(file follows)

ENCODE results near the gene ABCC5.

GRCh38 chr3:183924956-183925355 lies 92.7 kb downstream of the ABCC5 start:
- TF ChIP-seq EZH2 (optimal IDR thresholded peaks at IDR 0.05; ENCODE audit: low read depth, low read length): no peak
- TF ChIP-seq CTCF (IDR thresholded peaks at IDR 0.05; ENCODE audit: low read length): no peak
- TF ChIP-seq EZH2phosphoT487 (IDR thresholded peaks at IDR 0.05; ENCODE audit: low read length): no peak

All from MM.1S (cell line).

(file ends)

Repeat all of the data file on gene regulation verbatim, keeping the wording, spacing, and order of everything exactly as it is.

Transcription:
ENCODE results near the gene ABCC5.

GRCh38 chr3:183924956-183925355 lies 92.7 kb downstream of the ABCC5 start:
- TF ChIP-seq EZH2 (optimal IDR thresholded peaks at IDR 0.05; ENCODE audit: low read depth, low read length): no peak
- TF ChIP-seq CTCF (IDR thresholded peaks at IDR 0.05; ENCODE audit: low read length): no peak
- TF ChIP-seq EZH2phosphoT487 (IDR thresholded peaks at IDR 0.05; ENCODE audit: low read length): no peak

All from MM.1S (cell line).